Two imprisoned for beating death
Continued from previous week
Less than 24 hours after the beating death of an elderly Civil War veteran on Sunday, July 16, 1901, a coroner’s jury convened in the Portage County Courthouse in Stevens Point on Monday, July 17, 1901.
The jury of six men was called to determine the cause and the possible perpetrators in the death of Thomas Davis, 67, a resident of McDill in the town of Plover, who was found badly beaten Sunday morning in an alley behind the Public Square.
Davis died later that day from internal injuries.
The jury called more than 60 witnesses before it completed its inquiry Tuesday, Aug. 6.
The testimony revealed several activities in various saloons and in the Public Square area that angered area residents and led to calls to curtail those activities in the future.
F.J. Carpenter testified he met with Davis between 11 a.m. and noon Saturday, July 15, when Davis came to his office to “perfect” his pension papers.
Carpenter, a notary public, said he didn’t see Davis again until the next evening when he was called to take Davis’ dying statement, which said he was beaten by three young men who took his money.
Witnesses said they saw Davis during the day, drinking in various saloons, playing cards and a slot machine, and even sleeping in one of the places.
Later at night, saloonkeepers and others said they saw Davis lying down on the ground in the back alley to the saloons, behind Main Street and in the “devil’s elbow” (the northwest corner of the Public Square.)
The witnesses said they asked Davis what was the matter, and Davis had responded that he was sick and had the cramps and refused their offers of assistance.
Bradley “Sam” Mills and Patrick Haley said they found Davis on the ground and put him on a two-wheel truck or cart and gave him a ride in the alley area.
When he complained, they said they stopped and placed Davis on the ground again as requested, then went on their way.
Witnesses traced Davis’ movements throughout the day, going from one saloon to another and to various stores.
Close to sunset, witnesses said they saw him leave Mike Stremkowski’s saloon through the back alley door, but that was the last many saw of him.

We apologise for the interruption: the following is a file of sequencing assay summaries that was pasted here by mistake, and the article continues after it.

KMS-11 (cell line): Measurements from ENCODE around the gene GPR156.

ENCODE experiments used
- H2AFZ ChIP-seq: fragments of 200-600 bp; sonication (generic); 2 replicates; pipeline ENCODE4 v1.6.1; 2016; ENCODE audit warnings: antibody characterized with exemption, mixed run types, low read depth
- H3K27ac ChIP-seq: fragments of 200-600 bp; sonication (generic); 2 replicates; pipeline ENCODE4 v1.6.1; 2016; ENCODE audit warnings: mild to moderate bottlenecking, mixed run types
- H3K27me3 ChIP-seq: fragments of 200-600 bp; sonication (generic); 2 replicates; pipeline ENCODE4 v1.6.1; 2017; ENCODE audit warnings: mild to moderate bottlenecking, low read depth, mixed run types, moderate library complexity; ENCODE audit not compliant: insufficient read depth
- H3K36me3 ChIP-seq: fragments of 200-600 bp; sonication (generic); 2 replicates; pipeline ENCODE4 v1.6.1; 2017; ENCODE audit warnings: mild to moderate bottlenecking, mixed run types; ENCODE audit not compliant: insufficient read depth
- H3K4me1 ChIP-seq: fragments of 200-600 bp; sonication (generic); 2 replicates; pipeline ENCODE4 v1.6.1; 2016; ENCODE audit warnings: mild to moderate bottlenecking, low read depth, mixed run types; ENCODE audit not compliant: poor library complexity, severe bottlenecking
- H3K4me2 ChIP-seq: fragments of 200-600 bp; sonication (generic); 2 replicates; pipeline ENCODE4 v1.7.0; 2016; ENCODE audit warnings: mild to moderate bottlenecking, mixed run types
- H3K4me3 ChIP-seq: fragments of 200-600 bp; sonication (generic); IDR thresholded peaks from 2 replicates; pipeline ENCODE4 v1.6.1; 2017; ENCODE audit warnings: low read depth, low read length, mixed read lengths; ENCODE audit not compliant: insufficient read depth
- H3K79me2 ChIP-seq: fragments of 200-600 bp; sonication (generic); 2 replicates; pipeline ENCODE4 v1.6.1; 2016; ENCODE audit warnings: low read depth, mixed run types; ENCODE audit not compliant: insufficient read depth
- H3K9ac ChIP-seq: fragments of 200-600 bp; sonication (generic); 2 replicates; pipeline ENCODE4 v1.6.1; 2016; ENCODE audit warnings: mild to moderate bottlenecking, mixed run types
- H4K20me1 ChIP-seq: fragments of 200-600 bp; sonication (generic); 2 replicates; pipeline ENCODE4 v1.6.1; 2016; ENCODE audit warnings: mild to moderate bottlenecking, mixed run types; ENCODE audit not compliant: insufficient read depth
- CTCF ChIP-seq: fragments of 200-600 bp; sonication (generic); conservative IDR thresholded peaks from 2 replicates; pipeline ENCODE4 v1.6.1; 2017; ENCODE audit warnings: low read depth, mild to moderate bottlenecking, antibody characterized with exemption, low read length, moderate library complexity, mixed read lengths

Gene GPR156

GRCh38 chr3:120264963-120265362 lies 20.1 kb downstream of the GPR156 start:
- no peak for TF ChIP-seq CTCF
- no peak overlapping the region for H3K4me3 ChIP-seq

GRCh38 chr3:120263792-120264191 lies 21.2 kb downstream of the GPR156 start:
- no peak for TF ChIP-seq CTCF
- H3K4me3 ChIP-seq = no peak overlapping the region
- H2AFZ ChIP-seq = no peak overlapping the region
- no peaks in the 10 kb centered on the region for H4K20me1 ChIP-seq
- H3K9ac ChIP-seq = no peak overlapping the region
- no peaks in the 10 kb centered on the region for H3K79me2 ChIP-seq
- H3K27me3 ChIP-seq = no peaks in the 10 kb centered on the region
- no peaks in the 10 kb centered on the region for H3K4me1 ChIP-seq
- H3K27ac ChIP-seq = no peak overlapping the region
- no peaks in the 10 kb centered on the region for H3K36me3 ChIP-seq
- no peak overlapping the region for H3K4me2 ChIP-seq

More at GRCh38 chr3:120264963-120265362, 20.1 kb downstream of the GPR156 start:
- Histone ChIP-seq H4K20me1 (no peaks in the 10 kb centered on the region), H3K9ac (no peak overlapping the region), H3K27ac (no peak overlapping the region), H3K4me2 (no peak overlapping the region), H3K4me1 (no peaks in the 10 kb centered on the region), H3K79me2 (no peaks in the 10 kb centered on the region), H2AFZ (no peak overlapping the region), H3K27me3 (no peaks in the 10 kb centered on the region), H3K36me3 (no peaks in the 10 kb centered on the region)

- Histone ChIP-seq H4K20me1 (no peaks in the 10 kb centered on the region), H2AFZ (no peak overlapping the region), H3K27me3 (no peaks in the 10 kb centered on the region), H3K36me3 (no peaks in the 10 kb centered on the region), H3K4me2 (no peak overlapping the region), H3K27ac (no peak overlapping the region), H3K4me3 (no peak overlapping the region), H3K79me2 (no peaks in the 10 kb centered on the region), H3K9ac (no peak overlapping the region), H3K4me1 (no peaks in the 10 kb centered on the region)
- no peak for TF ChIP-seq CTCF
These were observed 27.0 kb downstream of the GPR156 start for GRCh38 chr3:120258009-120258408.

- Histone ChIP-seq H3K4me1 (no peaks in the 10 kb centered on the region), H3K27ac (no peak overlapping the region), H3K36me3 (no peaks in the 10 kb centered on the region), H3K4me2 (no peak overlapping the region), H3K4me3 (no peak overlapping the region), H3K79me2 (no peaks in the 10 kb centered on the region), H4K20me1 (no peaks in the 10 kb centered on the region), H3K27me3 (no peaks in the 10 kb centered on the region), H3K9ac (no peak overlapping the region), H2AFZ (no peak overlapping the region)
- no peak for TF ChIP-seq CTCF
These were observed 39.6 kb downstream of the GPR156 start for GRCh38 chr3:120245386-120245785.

Several younger witnesses testified they were in the various saloons in the area throughout the night, going from saloon to saloon and visiting with friends and others.
They would buy a “tin pail” of beer and then go into the alleys to talk.
They would go down to the Green Bay & Western depot along the riverfront or the Clark Street bridge to meet with others, or venture north of the slough to buy beer in other saloons and then go to an ice house to drink it.
Some testified they didn’t even go home that night and wound up sleeping in a box car at the depot.
The Stevens Point Daily Journal of July 16, 1901, reported, “As to many of the witnesses examined, it was one continuous chase after the beer can. At one time a certain gang would be in one of the vacant spaces above alluded to, drinking beer from a can…
“And so it was, first here, then there, but almost always ‘rushing the growler,’ that is buying beer and drinking from a can – the can usually in use holding three quarts… Sunday, the rushing of the beer can was again resumed, according to the testimony of some of the witnesses, and kept up until late in the evening.”
The effort to find the perpetrators also led a “seer” to offer her services.
Madame Travillia, who claimed to be endowed with the gift of second sight, came to the Stevens Point Journal office on July 17 and said as soon as she heard of Davis’ murder she had visions of four men being involved and she could give a description of each.